Zamani, Karmatckii net six-figure paydays

The World Series of Poker Circuit and European Poker Tour both paid out big money earlier this month, as they crowned their latest main event champions.

We’ll start with the WSOP Circuit, which played its latest $1,675 main event at the Planet Hollywood Casino in Las Vegas. The event drew 610 entries for a prize pool of $915,000. When the final card was dealt, Benjamin Zamani was the last man standing, adding a WSOP Circuit championship ring to his two WSOP bracelets.

Zamani started the final day of the tournament third in chips but quickly moved into the chip lead after sending two of his opponents to the rail. Once he had the chip lead, the domination began. He continued building his stack as opponents fell around him. When only two remained, Zamani entered heads-up play with a near 20-to-1 chip lead on his opponent, Ben Palmer.

Heads-up play couldn’t have been any shorter as it lasted only one hand. On the final hand of the tournament, Palmer went all-in pre-flop with J-2 suited hearts and Zamani called with 10-7 suited clubs. The flop looked good for Palmer when it showed Ac-Kd-Jd. However the turn card – Qh – did him in as it gave Zamani a straight. The river was rags – 3s – giving Zamani the hand and the win. For first place, Zamani cashed $192,152, while Palmer received $118,849 for second.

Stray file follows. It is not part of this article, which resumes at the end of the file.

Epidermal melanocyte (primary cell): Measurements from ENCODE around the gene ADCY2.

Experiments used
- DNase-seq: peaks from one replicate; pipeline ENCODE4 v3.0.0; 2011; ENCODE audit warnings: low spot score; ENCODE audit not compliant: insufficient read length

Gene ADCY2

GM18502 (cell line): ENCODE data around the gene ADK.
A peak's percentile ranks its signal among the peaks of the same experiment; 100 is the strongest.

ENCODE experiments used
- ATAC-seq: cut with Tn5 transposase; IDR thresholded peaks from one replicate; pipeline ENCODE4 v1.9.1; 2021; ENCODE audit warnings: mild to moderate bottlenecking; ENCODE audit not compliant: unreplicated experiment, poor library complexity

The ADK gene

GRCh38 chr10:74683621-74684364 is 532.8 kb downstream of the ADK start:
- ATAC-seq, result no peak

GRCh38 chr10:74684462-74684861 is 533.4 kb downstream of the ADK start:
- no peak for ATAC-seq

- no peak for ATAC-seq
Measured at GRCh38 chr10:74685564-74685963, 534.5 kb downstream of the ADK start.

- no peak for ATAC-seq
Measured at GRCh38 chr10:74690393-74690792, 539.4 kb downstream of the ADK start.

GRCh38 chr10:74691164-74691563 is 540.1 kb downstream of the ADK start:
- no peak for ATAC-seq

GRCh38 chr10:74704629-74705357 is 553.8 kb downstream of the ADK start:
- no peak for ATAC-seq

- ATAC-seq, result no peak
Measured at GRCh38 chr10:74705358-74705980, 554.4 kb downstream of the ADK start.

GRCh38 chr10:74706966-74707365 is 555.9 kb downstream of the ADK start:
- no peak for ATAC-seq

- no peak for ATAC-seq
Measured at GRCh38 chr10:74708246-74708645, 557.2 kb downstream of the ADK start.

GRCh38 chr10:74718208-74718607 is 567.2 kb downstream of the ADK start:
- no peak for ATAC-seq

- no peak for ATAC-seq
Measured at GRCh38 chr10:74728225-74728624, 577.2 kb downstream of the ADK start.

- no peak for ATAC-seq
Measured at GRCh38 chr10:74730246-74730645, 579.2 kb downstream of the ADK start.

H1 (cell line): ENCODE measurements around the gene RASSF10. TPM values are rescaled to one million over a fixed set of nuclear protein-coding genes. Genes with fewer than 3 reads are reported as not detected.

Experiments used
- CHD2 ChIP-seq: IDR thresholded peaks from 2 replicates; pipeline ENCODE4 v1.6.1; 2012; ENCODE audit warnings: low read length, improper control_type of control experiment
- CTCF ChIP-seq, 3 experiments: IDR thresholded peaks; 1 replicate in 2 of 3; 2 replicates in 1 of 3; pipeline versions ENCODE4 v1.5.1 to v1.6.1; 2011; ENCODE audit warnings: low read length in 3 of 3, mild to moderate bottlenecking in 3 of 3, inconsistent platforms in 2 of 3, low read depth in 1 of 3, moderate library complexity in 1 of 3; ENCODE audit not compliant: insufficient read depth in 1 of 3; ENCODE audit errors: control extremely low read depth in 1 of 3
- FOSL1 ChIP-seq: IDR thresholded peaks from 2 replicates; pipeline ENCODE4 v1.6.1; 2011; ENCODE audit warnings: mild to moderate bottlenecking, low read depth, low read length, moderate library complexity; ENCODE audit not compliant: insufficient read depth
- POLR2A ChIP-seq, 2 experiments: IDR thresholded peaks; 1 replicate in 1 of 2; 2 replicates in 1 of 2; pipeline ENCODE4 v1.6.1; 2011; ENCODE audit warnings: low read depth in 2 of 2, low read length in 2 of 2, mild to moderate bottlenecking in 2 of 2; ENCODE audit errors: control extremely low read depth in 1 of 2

Karmatckii wins EPT Sochi main event

While Zamani was dominating the field in Las Vegas, Arsenii Karmatckii was on the way to a six-figure cash in the EPT Sochi main event at the Sochi Casino and Resort in Russia.

The main event had a buy-in of 192,000 Russian rubles, or roughly $3,300 US. The tournament had 861 entries with the top prize being 27.3 million rubles, or $478,451 US.

Karmatckii is from Russia and the final table was nearly all local with Russian players taking up all but one of the seven seats. When only two players remained, it came down to two Russian players heads-up – Karmatckii and Victor Shegay.

When heads-up play began, Karmatckii had a near 4-to-1 chip lead. He continued to build his stack until he held a 9-to-1 chip lead. On the final hand, his Q-10 topped Shegay’s J-8 suited when another 10 hit on the flop.

For the second-place finish, Shegay received 16.5 million rubles, or $290,225 US.